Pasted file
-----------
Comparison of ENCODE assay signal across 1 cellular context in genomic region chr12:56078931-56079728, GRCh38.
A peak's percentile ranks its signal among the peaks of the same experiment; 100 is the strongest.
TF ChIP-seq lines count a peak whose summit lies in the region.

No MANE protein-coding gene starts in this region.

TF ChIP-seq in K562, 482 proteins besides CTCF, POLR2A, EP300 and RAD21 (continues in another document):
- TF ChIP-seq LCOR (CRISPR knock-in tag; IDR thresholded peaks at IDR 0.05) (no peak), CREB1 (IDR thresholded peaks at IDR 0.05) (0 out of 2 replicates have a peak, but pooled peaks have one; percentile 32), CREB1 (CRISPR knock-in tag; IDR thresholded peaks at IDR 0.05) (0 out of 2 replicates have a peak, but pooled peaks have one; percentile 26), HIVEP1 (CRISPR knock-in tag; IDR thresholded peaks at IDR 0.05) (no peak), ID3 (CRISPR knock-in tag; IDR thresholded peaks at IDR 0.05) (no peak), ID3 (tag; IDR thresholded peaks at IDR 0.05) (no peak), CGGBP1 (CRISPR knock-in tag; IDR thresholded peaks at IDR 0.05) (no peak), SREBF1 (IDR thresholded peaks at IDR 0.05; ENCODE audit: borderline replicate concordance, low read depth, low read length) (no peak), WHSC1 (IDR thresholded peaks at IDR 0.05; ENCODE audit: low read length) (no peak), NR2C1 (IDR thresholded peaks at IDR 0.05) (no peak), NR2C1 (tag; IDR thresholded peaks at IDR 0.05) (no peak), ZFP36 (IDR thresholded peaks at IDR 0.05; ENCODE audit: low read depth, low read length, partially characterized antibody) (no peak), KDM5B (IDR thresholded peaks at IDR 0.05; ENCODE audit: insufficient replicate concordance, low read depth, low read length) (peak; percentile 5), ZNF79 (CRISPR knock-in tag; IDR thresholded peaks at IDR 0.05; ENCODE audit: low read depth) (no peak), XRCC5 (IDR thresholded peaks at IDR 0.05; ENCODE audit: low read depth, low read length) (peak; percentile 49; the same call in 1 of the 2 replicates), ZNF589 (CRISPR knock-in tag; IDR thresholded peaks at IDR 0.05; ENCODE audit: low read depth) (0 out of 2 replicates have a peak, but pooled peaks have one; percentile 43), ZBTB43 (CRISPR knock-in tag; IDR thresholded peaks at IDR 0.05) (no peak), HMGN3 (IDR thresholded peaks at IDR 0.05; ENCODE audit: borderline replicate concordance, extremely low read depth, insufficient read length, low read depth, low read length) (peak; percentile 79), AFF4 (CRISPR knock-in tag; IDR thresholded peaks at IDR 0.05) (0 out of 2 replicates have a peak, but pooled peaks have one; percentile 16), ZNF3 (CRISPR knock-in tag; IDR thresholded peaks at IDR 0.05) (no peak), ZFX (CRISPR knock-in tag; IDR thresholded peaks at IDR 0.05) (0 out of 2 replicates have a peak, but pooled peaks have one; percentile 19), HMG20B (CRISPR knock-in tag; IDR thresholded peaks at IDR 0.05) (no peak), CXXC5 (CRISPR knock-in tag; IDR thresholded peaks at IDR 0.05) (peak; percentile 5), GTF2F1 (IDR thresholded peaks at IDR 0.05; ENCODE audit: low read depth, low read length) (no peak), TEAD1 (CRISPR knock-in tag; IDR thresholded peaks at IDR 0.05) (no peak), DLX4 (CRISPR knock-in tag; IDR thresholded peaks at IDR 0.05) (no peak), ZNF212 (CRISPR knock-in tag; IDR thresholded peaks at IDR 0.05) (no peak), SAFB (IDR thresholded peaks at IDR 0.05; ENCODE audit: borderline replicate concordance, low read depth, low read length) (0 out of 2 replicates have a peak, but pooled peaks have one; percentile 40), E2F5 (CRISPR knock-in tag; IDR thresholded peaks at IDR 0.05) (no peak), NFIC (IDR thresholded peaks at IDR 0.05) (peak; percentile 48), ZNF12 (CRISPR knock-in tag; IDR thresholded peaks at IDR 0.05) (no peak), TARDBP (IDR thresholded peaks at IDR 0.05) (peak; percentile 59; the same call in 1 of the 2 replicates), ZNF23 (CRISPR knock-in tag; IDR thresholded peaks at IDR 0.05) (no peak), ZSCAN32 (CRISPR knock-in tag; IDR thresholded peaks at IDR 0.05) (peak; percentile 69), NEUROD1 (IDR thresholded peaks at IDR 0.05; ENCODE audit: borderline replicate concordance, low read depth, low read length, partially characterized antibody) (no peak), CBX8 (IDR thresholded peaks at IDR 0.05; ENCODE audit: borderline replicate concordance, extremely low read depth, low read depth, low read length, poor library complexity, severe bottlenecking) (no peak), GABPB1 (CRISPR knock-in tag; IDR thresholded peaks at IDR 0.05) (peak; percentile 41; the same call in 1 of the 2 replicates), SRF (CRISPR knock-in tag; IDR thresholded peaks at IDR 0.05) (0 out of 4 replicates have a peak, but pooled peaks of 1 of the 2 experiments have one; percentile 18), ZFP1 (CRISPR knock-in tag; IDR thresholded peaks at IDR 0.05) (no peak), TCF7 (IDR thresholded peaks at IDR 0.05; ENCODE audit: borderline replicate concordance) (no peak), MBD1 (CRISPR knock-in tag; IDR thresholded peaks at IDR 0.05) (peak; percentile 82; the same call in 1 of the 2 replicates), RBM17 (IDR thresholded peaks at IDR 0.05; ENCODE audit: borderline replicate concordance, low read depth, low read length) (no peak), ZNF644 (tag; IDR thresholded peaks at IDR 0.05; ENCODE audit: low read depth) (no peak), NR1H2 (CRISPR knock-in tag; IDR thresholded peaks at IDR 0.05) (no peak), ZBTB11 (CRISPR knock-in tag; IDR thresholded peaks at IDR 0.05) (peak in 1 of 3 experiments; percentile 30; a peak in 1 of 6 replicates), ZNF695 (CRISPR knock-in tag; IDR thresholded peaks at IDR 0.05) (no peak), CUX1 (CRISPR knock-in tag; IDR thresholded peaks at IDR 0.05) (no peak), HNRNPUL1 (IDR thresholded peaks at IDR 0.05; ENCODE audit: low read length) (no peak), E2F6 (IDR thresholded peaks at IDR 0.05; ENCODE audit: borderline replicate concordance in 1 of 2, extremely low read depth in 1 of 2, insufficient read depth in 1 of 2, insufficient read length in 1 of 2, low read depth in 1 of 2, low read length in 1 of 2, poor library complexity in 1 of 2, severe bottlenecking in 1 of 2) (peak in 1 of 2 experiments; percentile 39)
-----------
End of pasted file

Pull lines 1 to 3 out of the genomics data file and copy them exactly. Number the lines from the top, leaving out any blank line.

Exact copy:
Comparison of ENCODE assay signal across 1 cellular context in genomic region chr12:56078931-56079728, GRCh38.
A peak's percentile ranks its signal among the peaks of the same experiment; 100 is the strongest.
TF ChIP-seq lines count a peak whose summit lies in the region.